- Deborah Chu
- 24 August 2018
This article is from 2018.
Scenes of everyday life rendered both surreal and marvellous
There are times when HOME feels near miraculous – a middle-aged man climbs into bed, and out tumbles a young boy; where was once empty darkness emerges the glow of a lamp. Indeed, through a combination of physical theatre, illusion and lo-fi mechanics, HOME follows the construction of an entire house – working faucets and all – on stage, and rendered a home through the souls that inhabit it.
A visual feast and incredible feat of logistics, HOME presents a moving study on the poetics of time. Seasons whirl by, while a sleepless night standing in the light of an open refrigerator is languorously drawn out. The fluid choreography between the performers is beautifully suggestive of time in flux as the lives of the house's inhabitants, past and present, are overlaid atop of one another. These strands come together during the show's climax, wherein audience members are plucked out to join a party onstage (this reviewer was the one chugging 'beer' in the kitchen), which spans life's traditional milestones. The performers' ability to create such controlled chaos and manage up to twenty unpredictable strangers into a joyous tableau is deserving of every praise.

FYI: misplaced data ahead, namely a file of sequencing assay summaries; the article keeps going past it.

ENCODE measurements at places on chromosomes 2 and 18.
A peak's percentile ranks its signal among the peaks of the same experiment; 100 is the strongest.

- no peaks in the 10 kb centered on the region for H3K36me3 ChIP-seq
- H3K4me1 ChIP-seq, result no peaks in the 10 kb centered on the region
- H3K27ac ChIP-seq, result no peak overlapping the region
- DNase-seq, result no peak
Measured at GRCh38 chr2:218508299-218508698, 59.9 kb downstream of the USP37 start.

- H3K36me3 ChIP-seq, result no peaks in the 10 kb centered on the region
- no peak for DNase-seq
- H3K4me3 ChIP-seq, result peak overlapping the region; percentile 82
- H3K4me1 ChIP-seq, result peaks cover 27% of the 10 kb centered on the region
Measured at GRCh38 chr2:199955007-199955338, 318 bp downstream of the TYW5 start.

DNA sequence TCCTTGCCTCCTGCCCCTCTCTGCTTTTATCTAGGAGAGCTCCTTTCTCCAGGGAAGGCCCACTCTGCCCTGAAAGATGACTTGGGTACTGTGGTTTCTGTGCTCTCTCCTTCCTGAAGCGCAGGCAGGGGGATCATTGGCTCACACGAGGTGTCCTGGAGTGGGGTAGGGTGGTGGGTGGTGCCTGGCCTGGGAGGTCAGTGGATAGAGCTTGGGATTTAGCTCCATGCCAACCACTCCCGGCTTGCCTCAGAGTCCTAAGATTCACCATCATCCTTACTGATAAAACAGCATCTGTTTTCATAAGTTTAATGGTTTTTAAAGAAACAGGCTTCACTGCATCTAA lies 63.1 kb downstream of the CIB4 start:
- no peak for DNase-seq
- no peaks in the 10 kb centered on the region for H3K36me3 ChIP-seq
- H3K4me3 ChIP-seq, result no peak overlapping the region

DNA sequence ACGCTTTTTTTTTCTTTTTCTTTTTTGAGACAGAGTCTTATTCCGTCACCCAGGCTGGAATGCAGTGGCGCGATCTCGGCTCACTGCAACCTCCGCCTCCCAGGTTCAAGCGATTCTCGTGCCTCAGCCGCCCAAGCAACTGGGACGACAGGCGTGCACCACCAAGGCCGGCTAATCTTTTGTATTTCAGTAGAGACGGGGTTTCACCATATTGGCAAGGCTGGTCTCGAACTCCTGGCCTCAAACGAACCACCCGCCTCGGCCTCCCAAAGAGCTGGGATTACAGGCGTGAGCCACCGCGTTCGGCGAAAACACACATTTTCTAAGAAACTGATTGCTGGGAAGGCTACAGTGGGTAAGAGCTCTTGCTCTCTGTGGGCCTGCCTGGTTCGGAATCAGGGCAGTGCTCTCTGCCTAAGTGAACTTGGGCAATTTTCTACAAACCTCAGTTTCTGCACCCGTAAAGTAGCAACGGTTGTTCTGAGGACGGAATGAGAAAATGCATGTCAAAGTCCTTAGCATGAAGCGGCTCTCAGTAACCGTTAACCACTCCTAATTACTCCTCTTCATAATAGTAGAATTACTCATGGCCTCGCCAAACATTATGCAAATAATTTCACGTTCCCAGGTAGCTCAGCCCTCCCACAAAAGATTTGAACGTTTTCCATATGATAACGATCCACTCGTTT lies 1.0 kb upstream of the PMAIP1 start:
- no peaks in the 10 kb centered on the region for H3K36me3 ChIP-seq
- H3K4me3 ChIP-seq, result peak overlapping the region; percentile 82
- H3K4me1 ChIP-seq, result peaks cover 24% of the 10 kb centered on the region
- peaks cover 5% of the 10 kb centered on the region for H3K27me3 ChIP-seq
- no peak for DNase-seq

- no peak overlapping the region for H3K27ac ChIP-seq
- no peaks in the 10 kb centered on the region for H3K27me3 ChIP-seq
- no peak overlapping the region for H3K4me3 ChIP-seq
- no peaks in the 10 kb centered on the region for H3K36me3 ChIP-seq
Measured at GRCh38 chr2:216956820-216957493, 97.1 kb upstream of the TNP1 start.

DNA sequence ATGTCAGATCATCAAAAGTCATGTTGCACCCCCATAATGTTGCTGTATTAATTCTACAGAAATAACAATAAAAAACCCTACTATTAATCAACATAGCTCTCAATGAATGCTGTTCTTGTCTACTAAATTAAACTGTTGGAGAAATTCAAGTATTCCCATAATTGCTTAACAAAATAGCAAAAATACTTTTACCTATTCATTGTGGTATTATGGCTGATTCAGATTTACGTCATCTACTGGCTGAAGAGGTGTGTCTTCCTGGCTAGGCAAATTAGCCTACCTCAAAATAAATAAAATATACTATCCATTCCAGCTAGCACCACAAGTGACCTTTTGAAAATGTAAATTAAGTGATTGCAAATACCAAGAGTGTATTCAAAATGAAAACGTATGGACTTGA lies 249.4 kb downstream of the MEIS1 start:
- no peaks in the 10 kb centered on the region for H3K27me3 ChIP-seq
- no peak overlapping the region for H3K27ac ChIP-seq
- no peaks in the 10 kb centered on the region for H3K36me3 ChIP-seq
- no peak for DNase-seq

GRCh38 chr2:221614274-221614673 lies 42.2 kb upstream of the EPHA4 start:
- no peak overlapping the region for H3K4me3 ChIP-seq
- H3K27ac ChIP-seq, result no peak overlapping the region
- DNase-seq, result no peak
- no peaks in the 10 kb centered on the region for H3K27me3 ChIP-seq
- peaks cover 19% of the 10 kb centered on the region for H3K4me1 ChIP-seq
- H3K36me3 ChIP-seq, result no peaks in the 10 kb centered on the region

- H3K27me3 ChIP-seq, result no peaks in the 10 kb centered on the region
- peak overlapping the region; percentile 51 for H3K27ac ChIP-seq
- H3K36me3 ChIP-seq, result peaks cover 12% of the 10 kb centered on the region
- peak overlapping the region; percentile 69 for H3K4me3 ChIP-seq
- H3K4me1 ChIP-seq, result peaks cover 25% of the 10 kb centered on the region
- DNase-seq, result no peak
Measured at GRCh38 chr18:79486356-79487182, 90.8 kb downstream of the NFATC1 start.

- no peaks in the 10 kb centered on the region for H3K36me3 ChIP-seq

Yet for such an evocative idea, there is a surprising dearth of deep feeling due to HOME's reluctance to explore the darker sides of life, despite its panoramic scope. Moreover, the zither performance bookending the show is atmospheric, but also edges the show dangerously in the direction of twee. Nevertheless, HOME makes a powerful statement in celebrating community and the loving mess that erupts from lives intersecting.
King's Theatre, until 26 Aug, £17-£35.